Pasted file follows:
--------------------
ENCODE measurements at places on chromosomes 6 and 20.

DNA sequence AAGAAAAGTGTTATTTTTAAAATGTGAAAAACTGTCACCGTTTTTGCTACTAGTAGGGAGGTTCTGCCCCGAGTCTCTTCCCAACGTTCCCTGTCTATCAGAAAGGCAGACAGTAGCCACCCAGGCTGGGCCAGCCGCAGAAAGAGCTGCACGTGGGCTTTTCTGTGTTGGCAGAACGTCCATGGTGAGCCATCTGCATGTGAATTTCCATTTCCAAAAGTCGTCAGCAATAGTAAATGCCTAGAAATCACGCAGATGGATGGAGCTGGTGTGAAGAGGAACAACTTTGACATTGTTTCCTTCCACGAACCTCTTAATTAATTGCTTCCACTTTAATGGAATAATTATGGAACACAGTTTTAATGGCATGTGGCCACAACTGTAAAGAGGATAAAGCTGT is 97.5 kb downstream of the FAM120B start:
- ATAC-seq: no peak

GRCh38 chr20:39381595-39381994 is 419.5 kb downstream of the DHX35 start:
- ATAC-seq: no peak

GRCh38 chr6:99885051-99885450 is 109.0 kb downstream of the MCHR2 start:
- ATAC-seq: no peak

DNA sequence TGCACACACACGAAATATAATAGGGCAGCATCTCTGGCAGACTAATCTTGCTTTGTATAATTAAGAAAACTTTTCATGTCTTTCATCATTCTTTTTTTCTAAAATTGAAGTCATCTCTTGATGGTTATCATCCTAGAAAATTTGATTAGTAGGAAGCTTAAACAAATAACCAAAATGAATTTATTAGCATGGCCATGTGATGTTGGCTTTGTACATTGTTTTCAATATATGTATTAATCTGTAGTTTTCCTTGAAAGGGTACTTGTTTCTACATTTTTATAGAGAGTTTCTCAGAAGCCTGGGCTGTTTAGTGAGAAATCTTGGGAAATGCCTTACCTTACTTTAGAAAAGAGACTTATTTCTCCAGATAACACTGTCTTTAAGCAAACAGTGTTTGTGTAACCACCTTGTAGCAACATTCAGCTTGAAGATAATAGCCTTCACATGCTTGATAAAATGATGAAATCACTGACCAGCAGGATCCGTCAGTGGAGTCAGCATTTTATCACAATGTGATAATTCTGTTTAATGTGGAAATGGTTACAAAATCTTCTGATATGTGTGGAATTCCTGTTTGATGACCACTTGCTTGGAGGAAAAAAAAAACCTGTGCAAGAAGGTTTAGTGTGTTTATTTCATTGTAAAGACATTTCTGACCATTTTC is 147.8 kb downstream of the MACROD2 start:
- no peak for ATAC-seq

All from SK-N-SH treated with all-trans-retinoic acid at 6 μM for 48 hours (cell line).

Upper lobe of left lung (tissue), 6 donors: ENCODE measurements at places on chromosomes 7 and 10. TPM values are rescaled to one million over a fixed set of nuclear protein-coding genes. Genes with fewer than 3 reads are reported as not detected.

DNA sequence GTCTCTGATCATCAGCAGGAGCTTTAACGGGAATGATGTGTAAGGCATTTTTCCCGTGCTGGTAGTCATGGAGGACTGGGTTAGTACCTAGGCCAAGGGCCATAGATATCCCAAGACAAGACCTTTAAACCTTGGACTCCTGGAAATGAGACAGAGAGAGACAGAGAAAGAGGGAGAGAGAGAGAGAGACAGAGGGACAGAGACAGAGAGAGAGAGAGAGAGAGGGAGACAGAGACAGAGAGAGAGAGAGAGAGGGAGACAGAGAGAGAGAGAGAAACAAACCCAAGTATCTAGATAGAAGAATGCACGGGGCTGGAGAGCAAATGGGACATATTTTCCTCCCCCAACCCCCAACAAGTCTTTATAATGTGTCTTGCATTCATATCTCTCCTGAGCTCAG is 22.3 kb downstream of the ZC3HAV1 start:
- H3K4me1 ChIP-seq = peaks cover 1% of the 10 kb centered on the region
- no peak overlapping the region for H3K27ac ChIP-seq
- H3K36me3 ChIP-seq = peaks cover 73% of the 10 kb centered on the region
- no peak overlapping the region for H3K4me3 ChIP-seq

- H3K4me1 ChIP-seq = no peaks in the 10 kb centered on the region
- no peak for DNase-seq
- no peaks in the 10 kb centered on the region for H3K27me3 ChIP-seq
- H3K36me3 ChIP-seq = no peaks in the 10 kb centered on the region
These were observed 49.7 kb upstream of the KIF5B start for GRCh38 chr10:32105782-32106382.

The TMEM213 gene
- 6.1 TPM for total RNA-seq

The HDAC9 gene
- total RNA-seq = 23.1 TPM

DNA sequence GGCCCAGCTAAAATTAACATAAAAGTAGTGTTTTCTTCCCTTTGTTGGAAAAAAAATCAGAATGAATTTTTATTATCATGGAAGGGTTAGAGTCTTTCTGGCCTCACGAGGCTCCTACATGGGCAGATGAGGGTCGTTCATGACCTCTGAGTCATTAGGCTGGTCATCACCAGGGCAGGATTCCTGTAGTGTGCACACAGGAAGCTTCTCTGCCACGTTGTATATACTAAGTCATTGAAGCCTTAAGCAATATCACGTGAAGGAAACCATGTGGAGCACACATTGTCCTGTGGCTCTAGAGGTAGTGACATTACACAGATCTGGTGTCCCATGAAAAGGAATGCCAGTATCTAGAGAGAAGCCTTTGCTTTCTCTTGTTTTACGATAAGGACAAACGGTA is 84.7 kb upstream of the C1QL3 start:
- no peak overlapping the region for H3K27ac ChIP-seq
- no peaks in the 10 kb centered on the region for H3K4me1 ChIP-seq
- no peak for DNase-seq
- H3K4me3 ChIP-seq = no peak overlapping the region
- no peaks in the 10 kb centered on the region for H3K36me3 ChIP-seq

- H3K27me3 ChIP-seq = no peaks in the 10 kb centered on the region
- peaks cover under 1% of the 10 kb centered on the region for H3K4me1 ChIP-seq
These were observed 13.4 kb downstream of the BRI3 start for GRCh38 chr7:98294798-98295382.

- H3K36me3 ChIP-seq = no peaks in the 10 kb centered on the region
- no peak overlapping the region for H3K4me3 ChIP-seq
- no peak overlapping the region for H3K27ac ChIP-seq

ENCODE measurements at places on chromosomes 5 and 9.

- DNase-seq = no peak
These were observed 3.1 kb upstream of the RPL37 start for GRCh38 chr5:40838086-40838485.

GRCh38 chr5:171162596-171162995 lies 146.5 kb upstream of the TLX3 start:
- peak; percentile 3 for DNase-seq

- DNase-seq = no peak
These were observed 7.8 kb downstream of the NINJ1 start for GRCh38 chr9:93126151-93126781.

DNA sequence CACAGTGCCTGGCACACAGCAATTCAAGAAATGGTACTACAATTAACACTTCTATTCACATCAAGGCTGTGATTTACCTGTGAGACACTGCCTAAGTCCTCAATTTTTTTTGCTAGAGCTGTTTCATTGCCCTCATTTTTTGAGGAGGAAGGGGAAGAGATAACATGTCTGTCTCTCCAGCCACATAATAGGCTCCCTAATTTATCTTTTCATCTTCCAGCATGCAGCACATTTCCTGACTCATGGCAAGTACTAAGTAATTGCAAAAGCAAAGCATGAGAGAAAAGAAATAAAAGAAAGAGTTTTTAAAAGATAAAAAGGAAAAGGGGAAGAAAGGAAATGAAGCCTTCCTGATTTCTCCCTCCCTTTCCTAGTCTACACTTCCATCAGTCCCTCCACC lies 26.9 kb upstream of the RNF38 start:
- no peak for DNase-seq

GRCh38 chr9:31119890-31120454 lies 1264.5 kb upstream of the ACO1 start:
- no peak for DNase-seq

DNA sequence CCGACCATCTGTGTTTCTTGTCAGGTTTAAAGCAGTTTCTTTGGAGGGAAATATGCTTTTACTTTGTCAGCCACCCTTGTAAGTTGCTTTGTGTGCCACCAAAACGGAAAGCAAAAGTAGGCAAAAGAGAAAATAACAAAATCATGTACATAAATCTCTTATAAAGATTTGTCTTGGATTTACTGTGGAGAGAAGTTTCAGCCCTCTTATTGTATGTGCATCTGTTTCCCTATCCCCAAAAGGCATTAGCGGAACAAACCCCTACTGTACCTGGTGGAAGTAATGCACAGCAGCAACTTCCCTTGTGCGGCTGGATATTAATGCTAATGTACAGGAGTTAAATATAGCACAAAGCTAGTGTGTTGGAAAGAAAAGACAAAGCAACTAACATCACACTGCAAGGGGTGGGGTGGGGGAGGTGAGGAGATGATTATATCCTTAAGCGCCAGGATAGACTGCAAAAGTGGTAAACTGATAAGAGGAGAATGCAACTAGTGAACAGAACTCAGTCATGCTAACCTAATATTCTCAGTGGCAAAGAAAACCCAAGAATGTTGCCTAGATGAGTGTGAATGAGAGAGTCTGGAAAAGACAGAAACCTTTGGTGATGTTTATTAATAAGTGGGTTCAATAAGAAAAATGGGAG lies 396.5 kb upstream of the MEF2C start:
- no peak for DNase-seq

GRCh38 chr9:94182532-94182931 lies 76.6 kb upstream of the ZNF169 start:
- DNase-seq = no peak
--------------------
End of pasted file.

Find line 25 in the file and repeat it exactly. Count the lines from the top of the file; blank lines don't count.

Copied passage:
- total RNA-seq = 23.1 TPM